The rapid transition to a market economy, relegating the egalitarian utopia to the revolutionary past, has impacted Chinese society and politics intensely, generating new forms of social disparity and tension. Proceeding from the 2007 Property Law (Wuquan fa), the first formal legitimation of private property, Haomin Gong investigates the dialectical nature of unevenness in postsocialist China, arguing that unevenness is fundamentally paradoxical: the end of it is at once a utopian state of fullness that serves as its destination, and a state of nonentity and dissolution, which it constantly defers. This complex reading of unevenness provides a new perspective, through which critics can examine social, political, and cultural situations in contemporary China. Gong looks particularly at uneven developmental strategies, uneven politics, and cultural unevenness, and especially the history of imbalances between “economism” and “culturalism.” Rebecca Karl addresses a corollary topic, the recourse in 1990s China to a discourse on privacy and individual rights, which she simultaneously locates in a global context. She places the emergence and traction of that discourse in China in relation to liberal rights theories and neo-liberal discussions of the legal individual in the modern and contemporary world. In this comparative and historicized juxtaposition, she contends that China’s rights discourse is both specific to its postsocialist history of juridical elaboration, while also participating in the wider turn toward the absolute value of individual rights in the global legal regimes of the 1990s and beyond. Instead of focusing on the rights discourse, Hai Ren examines the political implications of risk. During the historical event of the Chinese government’s resumption of sovereignty over Hong Kong, the Chinese state undergoes a profound transformation, in which the socialist country turns into a neo-liberal state. This change fundamentally contributes to the development of Chinese society as a risk society, in which the state reforms governmental institutions in order to redirect responsibilities and redistribute risks to individuals. In this context the idea of the middle class is conceived as an insurance measure that addresses emerging and enduring risks of the Chinese neo-liberal state. These changes shed light on the interconnection between the management of risk and the reconstitution of the middle class, a pressing issue in the current global economic crisis. In contemporary China, the emergence of the middle class question is inseparable from the ways in which the Chinese state reconstitutes its political representation of the Chinese people.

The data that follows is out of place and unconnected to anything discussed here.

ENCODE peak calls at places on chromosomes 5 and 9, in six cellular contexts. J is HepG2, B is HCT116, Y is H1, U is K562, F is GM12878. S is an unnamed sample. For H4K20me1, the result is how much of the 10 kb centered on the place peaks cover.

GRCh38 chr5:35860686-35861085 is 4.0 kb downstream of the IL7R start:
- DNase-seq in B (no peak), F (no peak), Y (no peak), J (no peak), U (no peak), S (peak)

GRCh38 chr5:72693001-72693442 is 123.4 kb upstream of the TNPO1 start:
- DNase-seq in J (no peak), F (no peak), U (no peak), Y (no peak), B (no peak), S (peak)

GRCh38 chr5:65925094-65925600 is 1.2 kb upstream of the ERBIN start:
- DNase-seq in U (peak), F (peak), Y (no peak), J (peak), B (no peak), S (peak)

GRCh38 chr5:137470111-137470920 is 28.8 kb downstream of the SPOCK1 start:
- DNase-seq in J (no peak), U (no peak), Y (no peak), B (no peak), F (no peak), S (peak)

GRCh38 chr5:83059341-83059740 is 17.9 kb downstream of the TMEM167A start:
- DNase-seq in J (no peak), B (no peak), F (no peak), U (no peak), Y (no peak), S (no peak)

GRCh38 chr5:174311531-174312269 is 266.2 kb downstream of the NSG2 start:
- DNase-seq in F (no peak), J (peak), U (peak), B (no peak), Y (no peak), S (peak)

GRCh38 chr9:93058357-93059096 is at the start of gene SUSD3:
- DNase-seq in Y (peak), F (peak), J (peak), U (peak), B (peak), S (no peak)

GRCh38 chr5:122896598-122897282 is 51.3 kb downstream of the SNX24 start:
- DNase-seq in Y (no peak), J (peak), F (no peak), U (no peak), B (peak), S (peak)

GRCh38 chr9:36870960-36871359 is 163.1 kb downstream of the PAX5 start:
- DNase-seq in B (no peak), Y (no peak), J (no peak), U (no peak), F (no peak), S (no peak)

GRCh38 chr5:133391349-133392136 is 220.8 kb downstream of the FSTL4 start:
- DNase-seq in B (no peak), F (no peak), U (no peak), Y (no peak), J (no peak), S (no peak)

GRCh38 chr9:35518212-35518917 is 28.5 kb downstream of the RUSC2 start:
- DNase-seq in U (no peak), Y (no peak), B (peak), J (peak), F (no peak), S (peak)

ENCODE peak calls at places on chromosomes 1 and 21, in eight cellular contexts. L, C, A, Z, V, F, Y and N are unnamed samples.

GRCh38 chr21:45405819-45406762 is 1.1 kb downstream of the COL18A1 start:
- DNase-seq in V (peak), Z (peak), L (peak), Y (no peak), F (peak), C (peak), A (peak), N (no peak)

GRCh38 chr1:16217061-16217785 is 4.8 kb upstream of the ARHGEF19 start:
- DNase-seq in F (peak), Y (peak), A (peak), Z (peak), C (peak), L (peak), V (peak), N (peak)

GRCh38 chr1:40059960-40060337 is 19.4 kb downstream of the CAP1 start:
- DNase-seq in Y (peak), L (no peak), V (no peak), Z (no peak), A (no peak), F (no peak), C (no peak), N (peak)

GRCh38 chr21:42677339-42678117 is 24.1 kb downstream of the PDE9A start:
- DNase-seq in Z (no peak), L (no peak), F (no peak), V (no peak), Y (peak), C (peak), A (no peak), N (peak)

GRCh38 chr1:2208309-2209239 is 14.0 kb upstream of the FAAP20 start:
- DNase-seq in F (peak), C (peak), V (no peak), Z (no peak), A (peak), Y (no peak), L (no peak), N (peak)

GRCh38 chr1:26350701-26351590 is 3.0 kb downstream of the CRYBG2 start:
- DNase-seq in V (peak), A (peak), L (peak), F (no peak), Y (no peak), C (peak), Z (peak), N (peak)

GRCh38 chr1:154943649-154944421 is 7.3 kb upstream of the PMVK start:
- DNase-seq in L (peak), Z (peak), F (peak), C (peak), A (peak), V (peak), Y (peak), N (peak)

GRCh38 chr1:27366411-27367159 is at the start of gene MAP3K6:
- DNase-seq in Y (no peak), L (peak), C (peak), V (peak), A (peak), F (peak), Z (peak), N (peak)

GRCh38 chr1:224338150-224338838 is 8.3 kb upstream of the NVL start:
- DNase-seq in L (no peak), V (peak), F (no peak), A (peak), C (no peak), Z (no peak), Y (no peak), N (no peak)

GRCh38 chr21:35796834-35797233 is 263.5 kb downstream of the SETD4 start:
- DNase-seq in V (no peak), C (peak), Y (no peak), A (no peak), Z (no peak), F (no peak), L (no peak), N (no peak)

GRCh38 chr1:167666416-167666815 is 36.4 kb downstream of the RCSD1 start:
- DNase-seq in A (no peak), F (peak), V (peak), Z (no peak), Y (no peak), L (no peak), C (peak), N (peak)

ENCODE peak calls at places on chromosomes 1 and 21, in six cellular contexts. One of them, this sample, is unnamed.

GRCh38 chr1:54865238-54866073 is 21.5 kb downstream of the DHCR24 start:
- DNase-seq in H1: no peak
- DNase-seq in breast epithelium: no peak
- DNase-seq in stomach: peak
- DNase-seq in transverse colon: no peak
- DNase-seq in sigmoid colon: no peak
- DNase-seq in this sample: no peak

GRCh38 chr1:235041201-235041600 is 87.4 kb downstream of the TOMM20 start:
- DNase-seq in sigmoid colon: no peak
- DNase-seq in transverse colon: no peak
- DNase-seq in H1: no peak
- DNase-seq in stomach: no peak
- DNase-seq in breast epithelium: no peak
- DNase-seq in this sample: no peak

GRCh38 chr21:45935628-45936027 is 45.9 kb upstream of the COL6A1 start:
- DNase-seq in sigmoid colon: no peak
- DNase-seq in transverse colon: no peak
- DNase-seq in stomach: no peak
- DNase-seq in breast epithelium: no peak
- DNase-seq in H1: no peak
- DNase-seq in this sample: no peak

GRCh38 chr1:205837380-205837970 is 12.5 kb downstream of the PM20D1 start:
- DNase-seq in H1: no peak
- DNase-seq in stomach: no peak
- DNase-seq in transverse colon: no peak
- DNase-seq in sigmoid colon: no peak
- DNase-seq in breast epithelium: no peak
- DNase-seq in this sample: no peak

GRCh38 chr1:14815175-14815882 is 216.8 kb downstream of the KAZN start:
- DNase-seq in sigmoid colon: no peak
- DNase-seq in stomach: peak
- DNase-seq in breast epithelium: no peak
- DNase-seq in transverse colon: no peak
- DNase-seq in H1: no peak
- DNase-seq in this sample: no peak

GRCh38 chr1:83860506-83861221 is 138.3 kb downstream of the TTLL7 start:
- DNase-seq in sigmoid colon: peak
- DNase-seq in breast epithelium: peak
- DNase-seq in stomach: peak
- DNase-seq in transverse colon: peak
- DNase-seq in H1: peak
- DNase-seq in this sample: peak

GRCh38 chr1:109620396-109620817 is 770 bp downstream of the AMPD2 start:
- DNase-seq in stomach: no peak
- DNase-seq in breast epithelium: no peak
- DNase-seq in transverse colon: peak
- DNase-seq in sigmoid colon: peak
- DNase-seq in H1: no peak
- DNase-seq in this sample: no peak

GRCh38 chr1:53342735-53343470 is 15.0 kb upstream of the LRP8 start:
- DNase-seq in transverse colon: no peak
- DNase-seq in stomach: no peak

The terms of the social transformation—rights, risk, inequality, and commercialization—take on prominent forms in the cultural sphere, which both celebrates and contests the transition. Haiyan Lee begins with recent controversies about well-known authors joining or withdrawing from the Chinese Writers’ Association in order to reflect on the status of literature in the age of marketization. Distinguishing between writerly and readerly conceptions of literature, she examines the theorization of literature in relation to politics and morality under both socialist and capitalist conditions. Instead of alternatively celebrating the loosening of the ideological straightjacket and lamenting literature’s marginalization and vulgarization by the market, she scrutinizes the claim that literature is inherently democratic and emancipatory and asks whether it is possible to position literature in today’s China beyond the binary of official propaganda and mass entertainment. Navigating literature’s vicissitudes between partisanship and commodity, Lee’s discussion of Chinese literature contributes to the broader debates on the relationship between aesthetics, politics, and ethics, and more specifically the questions of citizenship, the public sphere, and cosmopolitanism. Magnus Wilson examines the growing phenomena of canon-mockery, online spoof (e’gao) culture, and the specific case of Red Classics (Hongse jingdian), a revolution-themed restaurant now operating in Beijing. Though complex and in some respects contradictory, these can be seen, along with Chinese avant-garde art, as symptoms of an incipient postmodernism in Chinese culture. But unlike the greater liberal tolerance that this might imply, Wilson argues that the ironic distancing that such phenomena express, in practice, matches the prevalent ideological cynicism that sustains the hedonistic/authoritarian postsocialist Chinese political order. In the final essay, with an appropriately redemptive title, “Saint Mao,” Christian Sorace contends that revolutionary politics always involve a political theological dimension, which both sustains and corrupts the revolutionary project. From this angle, he critiques Alain Badiou’s philosophical attempt to use religious concepts for secular ends while draining them of their religious content. For Sorace, Badiou’s attempt to salvage the figure of the militant from the sanctity of the Party is doomed to failure. The basis for this claim is the history of the Chinese Communist Revolution. “Saint Mao” is not an indictment of the Revolution. Conversely, it argues that the genuinely revolutionary dimensions of Chinese modern history need to be remembered, preserved, and fought for. Nonetheless, it also traces how these emancipatory “Events,” as Badiou would call them, became sacralized over time and transformed into political-theological decorations of state power. History, however, gives sense to ambiguities in Mao or perceptions of Mao. The revolutionary impulse is not incompatible with saintly Mao because Mao emerged in the Cultural Revolution as an anti-statist, anti-bureaucratic figure outside the Party, rallying the energy of social revolt. The saint and the revolutionary become united, across historical distance, in the image of Mao in the Anyuan Coal Miners’ strike and his cultic figuration in the Cultural Revolution.

This is a wide-ranging set of essays attempting to address contemporary China within a supple set of theoretical terms. Needless to say, many topics remain to be discussed—disseminations of new technology, China as a political actor in the world system (foreign policy), the socialist practice that laid the ground for the “great leap” of the last thirty years of reform and boom, legacies of older traditions, religions, minorities, and Tibet, let alone the emergence of forms of social unrest. Of equal importance for future consideration would be the representation of China in the West, in the diaspora community and outside of it. Hopefully by devoting this issue of Telos to China and Critical Theory, a first step has been taken toward a longer conversation.